Last week I was lucky enough to be invited to talk to a group of students in Dr. William Ward‘s class at Ferris State University about using social media tools in marketing research.
Since visiting the class, I’ve been thinking a lot about how educators deal with the challenges of teaching students social media in the classroom.
Dr. Ward, @DR4WARD on Twitter, encourages each of his students to participate in several ways on the social web. This includes teaching them to read blogs, understanding things like RSS feeds, and how to get involved in other social networks like Twitter.
How do you prepare communications students for a world where no canonized body of work applies?
Granted, this question doesn’t just apply to the classroom — many of us blog, at least in part, to help others learn how to navigate the social web.
The notion of “digital natives” is a bit of a fallacy. While millennials may not be shy about finding their way around a computer or mobile device, parents and teachers have been telling them that online social activity is for play. Getting many of them to make the leap in understanding how all of this can be applied to business is just as much work as it is for anyone else.
Teachers, in many ways, face the same challenges in the classroom as social media advocates face in the business world. There is no empirical evidence and the traditional media as we knew it for the last 80+ years is on the decline. The tried and true methods no longer apply and the mental flexibility necessary to adapt is something that can barely be explained much less demonstrated in a classroom environment. I’m sure many also face internal resistance to the implementation of social media in the classroom from administration officials as well.
While there are a lot of questions around this issue, I stumbled upon a syllabus for Dr. Stacy Spaulding‘s online schedule and syllabus for a class at Towson University called Writing for New Media via an incoming link to this blog.
The resources she’s gathered to share with her students offers a wealth of information, but I can’t possibly tell you how shocked (and honored) I was to discover that univeristy students were now required to read something I wrote here.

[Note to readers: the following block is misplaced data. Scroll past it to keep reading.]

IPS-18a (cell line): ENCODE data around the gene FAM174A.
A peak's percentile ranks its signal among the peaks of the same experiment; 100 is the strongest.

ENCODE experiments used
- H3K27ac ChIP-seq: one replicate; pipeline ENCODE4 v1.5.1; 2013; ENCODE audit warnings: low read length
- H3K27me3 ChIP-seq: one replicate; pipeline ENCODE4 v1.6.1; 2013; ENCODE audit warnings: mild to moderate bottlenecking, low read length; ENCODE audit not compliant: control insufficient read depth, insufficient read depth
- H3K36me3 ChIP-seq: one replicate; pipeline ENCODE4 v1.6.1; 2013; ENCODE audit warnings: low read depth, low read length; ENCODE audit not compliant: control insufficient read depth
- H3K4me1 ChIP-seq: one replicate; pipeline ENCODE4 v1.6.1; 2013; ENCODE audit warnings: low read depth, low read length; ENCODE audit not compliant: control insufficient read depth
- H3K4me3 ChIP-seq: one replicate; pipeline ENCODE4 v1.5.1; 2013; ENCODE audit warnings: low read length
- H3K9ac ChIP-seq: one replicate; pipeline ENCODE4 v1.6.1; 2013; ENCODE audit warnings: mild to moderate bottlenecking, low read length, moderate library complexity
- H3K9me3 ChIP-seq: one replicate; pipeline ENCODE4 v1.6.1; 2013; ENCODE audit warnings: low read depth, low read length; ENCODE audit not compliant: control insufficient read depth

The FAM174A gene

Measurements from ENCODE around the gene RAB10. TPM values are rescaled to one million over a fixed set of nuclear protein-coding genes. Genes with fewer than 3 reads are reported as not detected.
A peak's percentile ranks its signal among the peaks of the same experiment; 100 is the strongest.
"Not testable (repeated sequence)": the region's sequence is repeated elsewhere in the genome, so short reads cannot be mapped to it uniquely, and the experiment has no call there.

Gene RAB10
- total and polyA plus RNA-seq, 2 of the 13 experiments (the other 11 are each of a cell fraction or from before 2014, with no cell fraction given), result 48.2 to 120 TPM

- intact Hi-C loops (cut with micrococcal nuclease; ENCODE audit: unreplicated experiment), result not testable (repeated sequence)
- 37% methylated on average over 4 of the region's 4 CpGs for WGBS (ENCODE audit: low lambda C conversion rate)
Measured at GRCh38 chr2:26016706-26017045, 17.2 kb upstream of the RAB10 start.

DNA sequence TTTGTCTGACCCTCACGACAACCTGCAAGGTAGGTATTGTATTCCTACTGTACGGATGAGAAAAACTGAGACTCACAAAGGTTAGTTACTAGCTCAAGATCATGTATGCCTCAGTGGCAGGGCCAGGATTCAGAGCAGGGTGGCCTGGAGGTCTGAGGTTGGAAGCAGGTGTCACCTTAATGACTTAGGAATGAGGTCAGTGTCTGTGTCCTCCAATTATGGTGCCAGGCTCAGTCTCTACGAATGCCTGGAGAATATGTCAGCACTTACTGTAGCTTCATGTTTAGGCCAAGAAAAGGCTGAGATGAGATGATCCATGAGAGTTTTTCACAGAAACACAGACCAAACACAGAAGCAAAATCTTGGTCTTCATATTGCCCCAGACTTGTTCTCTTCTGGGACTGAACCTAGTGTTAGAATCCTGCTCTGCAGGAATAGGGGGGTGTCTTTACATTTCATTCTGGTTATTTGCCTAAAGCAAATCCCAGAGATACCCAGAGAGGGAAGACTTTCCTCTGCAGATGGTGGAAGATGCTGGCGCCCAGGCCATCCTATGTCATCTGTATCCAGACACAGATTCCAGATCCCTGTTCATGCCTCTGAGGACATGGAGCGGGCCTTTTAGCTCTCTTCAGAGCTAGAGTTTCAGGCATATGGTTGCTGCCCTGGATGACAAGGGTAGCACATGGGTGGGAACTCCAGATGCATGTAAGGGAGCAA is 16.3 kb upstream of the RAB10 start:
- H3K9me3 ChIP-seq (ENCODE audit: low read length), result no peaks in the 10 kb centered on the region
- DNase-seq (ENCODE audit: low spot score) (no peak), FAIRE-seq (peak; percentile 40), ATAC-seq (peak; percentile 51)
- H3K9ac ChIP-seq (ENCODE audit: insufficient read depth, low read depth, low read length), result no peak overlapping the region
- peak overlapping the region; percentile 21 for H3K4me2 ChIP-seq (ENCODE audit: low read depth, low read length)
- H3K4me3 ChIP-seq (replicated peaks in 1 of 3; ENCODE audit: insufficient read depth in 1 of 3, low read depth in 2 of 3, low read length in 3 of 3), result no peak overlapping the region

If you’re curious, the three posts I wrote that she included in the schedule for the class are:
There are also plenty of nuggets from other people you may already know:
Chris Brogan -27 Blogging Secrets to Power Your Community
David Armano -Influence Ripples and Social Media Fragmentation
Steve Pavlina – How to Build a High Traffic Web Site or Blog
Frank Rich – Why I Link
Another great resource she includes is this video in which David Ardia, director of the Citizen Media Law Project at Harvard, talks about CDA 230, the section of the Communications Decency Act that provides some protection to people who run websites.
Whether you’re a beginner to blogging of you’ve been at this for awhile, Dr. Spaulding’s syllabus is a great place to start.
Other educators I know of that are implementing social media into their classrooms:
- Robert French Auburn University on Twitter as @rdfrench
Robert also has a list of his students’ blogs and Twitter accounts
- Karen Russell University of Georgia on Twitter as @KarenRussell
- Barbara Nixon Georgia Southern University on Twitter as @BarbaraNixon
Dave Fleet also pointed out some educators in his post of 40 PR-Related People to Follow on Twitter. You can also follow Dr. Spaulding on Twitter @DrSpaulding.
Aside from the many resources listed here and on Dr. Spaulding’s classroom schedule and syllabus, how do you teach others about blogging, writing for new media and implementing social media into even the most traditional spaces?
Photo by luc legay
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